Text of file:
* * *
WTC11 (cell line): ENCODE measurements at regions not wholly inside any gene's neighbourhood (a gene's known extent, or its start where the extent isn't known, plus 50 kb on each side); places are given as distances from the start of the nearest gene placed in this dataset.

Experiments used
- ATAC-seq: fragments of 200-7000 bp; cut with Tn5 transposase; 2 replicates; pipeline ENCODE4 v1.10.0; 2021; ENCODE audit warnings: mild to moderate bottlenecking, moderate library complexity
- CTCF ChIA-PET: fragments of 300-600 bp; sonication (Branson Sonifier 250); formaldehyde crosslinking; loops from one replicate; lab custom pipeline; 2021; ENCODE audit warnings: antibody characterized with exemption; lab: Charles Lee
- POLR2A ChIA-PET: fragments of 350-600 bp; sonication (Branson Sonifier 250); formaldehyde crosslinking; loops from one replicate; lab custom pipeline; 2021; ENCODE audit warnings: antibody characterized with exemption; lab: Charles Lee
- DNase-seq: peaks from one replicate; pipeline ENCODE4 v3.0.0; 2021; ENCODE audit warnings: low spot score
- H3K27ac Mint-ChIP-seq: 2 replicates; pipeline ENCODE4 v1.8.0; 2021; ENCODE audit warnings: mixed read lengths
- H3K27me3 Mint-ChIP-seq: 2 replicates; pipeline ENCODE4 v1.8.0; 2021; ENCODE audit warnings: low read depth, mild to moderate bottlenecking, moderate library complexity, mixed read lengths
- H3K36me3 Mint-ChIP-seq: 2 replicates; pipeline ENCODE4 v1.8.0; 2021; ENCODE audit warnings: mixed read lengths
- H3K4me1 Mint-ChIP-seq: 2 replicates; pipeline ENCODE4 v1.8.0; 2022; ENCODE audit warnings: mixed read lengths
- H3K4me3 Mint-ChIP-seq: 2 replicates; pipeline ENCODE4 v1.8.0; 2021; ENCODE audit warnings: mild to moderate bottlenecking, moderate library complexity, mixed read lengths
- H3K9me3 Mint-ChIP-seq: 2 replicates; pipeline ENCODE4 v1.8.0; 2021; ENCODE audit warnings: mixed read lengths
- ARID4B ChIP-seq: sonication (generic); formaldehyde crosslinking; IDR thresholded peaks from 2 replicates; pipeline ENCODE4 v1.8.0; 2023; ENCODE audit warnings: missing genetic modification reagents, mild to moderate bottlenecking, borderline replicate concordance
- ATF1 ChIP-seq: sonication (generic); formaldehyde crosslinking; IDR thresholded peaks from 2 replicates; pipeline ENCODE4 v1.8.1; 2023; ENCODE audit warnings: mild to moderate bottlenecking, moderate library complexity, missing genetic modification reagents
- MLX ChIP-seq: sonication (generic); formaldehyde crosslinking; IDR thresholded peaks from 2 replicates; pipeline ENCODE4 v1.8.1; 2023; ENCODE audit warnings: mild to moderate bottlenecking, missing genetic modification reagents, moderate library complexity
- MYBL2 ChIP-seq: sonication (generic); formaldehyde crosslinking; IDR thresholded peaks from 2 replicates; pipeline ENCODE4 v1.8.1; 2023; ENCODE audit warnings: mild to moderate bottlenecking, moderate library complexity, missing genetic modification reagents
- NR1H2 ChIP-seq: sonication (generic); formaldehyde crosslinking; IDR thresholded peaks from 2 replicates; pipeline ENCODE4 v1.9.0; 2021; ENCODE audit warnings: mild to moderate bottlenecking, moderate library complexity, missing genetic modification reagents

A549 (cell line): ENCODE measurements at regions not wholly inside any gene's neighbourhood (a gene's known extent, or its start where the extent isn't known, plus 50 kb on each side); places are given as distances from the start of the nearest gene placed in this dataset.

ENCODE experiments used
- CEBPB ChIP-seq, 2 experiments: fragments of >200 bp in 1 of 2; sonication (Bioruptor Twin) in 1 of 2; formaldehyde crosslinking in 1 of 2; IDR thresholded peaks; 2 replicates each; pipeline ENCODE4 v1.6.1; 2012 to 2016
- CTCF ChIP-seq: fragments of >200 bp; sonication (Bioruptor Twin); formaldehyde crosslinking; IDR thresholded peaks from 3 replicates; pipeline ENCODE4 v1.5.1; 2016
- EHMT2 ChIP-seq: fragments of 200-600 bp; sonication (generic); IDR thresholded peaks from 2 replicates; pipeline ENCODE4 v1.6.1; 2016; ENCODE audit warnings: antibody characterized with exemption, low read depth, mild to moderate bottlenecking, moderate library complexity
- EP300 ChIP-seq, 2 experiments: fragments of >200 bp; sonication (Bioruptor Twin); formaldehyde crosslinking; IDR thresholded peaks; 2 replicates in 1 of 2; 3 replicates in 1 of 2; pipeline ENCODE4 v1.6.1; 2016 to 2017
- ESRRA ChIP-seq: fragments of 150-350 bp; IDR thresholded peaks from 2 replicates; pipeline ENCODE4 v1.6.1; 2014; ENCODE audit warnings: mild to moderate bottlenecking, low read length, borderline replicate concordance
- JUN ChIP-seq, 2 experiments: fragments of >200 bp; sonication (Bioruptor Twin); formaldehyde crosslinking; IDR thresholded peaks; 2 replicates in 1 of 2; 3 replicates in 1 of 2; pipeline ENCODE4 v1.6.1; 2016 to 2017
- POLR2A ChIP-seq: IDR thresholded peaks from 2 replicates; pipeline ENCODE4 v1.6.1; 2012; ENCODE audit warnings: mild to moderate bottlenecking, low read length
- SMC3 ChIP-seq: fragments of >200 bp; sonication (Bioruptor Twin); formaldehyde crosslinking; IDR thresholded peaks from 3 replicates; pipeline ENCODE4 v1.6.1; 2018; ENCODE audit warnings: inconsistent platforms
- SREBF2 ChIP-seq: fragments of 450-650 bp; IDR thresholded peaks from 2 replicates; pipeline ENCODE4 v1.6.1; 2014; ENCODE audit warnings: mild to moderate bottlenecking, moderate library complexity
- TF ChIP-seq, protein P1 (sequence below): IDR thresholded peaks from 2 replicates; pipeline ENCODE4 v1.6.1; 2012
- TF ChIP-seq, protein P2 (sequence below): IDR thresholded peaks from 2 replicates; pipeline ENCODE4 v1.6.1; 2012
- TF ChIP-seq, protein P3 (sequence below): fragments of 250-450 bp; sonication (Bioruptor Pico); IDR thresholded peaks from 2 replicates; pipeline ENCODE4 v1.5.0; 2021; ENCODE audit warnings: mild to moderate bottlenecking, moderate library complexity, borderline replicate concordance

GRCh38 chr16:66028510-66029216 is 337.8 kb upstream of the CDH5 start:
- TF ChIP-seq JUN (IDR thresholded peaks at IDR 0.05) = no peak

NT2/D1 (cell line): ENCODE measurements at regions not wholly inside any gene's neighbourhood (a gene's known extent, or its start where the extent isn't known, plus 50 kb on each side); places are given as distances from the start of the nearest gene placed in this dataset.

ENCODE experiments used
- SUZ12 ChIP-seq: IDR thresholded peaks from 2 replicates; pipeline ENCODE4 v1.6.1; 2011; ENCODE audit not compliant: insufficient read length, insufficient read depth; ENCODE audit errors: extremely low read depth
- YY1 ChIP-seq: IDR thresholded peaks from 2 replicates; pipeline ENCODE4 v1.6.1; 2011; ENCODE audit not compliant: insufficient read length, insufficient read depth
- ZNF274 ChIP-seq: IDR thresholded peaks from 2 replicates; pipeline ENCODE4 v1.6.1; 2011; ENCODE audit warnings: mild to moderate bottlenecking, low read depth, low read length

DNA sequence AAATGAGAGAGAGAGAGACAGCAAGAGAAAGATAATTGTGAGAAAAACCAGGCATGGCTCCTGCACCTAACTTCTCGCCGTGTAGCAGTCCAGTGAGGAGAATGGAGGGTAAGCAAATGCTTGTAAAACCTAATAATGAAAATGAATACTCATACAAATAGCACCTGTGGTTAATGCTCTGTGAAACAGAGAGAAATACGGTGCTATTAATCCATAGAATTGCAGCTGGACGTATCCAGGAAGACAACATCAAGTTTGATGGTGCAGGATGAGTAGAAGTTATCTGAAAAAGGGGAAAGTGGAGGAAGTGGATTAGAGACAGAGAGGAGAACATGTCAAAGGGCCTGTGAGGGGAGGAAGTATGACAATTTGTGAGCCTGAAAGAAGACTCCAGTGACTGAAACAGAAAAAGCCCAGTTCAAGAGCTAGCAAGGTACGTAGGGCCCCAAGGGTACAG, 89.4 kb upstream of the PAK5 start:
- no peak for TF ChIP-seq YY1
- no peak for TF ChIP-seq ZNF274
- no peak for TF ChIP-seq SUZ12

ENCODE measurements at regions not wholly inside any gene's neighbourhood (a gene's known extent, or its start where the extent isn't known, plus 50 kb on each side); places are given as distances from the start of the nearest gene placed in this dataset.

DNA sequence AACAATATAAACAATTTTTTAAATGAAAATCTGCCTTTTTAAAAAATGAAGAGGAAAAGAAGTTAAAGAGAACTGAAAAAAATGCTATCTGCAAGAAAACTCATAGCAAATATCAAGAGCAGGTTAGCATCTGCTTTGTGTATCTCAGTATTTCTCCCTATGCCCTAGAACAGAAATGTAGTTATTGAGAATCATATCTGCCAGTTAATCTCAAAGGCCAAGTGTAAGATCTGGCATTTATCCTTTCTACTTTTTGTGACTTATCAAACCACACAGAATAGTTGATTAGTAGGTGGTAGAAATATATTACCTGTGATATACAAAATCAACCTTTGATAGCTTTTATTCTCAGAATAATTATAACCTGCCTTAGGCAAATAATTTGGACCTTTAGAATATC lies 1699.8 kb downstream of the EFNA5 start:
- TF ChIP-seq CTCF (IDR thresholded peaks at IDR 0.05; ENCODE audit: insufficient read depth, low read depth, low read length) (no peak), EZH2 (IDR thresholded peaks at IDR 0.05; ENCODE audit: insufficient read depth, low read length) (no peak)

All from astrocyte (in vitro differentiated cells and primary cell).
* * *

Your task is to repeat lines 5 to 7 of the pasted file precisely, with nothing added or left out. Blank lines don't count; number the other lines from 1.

- POLR2A ChIA-PET: fragments of 350-600 bp; sonication (Branson Sonifier 250); formaldehyde crosslinking; loops from one replicate; lab custom pipeline; 2021; ENCODE audit warnings: antibody characterized with exemption; lab: Charles Lee
- DNase-seq: peaks from one replicate; pipeline ENCODE4 v3.0.0; 2021; ENCODE audit warnings: low spot score
- H3K27ac Mint-ChIP-seq: 2 replicates; pipeline ENCODE4 v1.8.0; 2021; ENCODE audit warnings: mixed read lengths